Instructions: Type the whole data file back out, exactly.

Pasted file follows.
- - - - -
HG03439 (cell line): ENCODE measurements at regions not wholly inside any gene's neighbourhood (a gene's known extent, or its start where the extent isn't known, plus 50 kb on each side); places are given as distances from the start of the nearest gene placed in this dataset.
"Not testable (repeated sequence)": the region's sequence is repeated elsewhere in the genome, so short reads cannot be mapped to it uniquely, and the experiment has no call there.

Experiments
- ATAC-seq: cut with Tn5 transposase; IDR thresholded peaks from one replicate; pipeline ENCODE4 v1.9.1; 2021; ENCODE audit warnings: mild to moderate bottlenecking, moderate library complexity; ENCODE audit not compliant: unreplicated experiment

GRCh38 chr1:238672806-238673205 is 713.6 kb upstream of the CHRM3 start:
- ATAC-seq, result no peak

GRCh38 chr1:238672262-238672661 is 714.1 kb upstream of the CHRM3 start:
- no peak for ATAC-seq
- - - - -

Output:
HG03439 (cell line): ENCODE measurements at regions not wholly inside any gene's neighbourhood (a gene's known extent, or its start where the extent isn't known, plus 50 kb on each side); places are given as distances from the start of the nearest gene placed in this dataset.
"Not testable (repeated sequence)": the region's sequence is repeated elsewhere in the genome, so short reads cannot be mapped to it uniquely, and the experiment has no call there.

Experiments
- ATAC-seq: cut with Tn5 transposase; IDR thresholded peaks from one replicate; pipeline ENCODE4 v1.9.1; 2021; ENCODE audit warnings: mild to moderate bottlenecking, moderate library complexity; ENCODE audit not compliant: unreplicated experiment

GRCh38 chr1:238672806-238673205 is 713.6 kb upstream of the CHRM3 start:
- ATAC-seq, result no peak

GRCh38 chr1:238672262-238672661 is 714.1 kb upstream of the CHRM3 start:
- no peak for ATAC-seq